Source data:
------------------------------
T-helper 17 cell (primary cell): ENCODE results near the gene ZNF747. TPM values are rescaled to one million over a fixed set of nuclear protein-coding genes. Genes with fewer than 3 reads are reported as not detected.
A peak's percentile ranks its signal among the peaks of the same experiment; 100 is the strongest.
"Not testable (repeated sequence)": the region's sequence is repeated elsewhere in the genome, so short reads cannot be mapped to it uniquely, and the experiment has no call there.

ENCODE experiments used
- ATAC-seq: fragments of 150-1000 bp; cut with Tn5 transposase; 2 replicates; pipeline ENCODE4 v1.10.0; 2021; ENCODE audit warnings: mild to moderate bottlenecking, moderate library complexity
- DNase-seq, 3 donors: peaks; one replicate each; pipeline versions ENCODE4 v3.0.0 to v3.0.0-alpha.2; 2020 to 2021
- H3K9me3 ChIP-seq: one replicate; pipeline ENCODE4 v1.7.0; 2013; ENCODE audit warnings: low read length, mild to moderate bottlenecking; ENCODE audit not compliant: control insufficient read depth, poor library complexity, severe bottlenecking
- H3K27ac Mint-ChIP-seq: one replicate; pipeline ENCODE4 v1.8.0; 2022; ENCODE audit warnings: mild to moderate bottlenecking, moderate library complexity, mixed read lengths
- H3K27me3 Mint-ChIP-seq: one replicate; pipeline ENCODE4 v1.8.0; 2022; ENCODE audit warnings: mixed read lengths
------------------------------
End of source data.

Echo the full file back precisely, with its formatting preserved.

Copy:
T-helper 17 cell (primary cell): ENCODE results near the gene ZNF747. TPM values are rescaled to one million over a fixed set of nuclear protein-coding genes. Genes with fewer than 3 reads are reported as not detected.
A peak's percentile ranks its signal among the peaks of the same experiment; 100 is the strongest.
"Not testable (repeated sequence)": the region's sequence is repeated elsewhere in the genome, so short reads cannot be mapped to it uniquely, and the experiment has no call there.

ENCODE experiments used
- ATAC-seq: fragments of 150-1000 bp; cut with Tn5 transposase; 2 replicates; pipeline ENCODE4 v1.10.0; 2021; ENCODE audit warnings: mild to moderate bottlenecking, moderate library complexity
- DNase-seq, 3 donors: peaks; one replicate each; pipeline versions ENCODE4 v3.0.0 to v3.0.0-alpha.2; 2020 to 2021
- H3K9me3 ChIP-seq: one replicate; pipeline ENCODE4 v1.7.0; 2013; ENCODE audit warnings: low read length, mild to moderate bottlenecking; ENCODE audit not compliant: control insufficient read depth, poor library complexity, severe bottlenecking
- H3K27ac Mint-ChIP-seq: one replicate; pipeline ENCODE4 v1.8.0; 2022; ENCODE audit warnings: mild to moderate bottlenecking, moderate library complexity, mixed read lengths
- H3K27me3 Mint-ChIP-seq: one replicate; pipeline ENCODE4 v1.8.0; 2022; ENCODE audit warnings: mixed read lengths